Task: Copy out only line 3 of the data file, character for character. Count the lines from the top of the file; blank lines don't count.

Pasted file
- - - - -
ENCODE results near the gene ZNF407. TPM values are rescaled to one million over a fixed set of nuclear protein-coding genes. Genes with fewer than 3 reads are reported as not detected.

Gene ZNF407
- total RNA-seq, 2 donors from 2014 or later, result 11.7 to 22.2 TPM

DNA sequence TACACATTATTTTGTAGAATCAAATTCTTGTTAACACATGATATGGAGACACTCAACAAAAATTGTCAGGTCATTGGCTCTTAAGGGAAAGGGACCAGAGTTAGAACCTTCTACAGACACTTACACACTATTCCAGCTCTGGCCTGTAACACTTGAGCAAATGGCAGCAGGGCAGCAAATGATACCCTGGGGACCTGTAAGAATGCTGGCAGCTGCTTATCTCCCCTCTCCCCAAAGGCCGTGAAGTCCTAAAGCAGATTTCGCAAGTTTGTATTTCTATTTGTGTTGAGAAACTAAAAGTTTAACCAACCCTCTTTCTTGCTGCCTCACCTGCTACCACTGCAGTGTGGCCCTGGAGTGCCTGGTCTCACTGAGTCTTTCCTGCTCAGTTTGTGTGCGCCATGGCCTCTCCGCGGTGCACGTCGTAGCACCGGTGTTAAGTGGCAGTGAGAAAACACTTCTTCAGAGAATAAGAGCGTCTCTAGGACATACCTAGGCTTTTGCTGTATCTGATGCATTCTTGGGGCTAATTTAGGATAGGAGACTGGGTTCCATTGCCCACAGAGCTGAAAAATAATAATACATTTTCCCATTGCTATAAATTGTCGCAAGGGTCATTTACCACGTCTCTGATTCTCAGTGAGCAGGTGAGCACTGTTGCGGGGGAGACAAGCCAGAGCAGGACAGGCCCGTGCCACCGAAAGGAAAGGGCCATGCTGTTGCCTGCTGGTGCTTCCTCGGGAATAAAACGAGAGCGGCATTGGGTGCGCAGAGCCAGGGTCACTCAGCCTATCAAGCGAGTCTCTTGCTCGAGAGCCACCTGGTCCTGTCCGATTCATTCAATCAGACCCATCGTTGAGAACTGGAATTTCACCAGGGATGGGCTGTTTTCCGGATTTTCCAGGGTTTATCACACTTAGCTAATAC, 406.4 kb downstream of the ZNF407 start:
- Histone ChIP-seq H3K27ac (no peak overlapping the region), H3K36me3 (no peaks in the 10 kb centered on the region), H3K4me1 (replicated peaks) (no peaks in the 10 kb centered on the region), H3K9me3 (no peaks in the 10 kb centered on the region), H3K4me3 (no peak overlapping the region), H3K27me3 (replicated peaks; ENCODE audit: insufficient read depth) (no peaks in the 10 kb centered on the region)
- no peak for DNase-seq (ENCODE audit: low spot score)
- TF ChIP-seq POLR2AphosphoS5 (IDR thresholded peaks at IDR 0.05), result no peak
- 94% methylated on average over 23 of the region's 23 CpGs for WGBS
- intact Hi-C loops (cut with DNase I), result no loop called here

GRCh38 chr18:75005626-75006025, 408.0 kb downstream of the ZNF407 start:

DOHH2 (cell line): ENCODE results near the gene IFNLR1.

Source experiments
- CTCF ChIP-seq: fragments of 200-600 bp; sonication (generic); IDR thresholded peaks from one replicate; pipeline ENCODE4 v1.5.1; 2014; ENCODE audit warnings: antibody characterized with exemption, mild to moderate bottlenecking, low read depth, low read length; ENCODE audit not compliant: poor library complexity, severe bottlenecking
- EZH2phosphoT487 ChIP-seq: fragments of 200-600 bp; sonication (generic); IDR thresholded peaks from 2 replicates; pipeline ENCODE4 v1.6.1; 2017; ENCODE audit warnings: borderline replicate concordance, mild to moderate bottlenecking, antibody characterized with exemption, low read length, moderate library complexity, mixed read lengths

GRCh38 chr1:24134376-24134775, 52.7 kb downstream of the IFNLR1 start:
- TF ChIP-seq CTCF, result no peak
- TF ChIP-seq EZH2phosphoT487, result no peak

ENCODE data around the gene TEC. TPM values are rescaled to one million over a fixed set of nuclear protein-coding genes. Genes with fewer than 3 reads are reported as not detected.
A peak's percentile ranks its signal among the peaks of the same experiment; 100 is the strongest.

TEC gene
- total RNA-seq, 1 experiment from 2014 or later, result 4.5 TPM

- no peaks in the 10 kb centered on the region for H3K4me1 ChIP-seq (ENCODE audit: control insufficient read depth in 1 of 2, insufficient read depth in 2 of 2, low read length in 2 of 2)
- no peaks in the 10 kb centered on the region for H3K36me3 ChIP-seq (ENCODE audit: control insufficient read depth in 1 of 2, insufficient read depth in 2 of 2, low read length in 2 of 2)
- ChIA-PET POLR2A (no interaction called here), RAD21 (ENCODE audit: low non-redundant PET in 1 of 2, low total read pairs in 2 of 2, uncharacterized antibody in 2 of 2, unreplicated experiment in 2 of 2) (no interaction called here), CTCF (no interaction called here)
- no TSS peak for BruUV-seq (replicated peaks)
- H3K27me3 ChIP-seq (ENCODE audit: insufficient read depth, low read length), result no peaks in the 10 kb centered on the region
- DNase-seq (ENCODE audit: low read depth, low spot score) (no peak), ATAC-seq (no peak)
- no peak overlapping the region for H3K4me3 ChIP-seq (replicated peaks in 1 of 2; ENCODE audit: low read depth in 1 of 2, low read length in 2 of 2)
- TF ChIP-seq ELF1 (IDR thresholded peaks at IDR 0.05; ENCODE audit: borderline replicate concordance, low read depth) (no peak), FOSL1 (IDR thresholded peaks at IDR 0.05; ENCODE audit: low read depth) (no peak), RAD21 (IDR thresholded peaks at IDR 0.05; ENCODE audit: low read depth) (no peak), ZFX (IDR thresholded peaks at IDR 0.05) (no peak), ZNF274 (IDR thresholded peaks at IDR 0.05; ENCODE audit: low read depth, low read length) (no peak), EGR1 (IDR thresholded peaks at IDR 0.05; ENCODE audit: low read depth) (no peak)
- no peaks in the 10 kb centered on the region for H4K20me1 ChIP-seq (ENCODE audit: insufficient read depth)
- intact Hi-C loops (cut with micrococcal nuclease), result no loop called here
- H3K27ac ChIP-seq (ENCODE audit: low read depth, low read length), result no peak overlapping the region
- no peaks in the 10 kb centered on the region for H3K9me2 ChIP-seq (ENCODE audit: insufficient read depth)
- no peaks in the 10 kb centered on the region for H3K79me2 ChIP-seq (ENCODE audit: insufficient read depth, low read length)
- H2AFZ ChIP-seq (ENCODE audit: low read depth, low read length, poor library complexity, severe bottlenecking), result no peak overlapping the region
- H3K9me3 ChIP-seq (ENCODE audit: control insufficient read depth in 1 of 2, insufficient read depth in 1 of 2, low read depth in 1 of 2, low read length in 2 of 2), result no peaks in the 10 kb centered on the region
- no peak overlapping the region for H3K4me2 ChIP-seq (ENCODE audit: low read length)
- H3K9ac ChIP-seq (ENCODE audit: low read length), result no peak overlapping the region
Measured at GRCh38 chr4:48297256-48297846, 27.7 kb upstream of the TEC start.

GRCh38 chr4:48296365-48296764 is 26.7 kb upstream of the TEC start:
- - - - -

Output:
- total RNA-seq, 2 donors from 2014 or later, result 11.7 to 22.2 TPM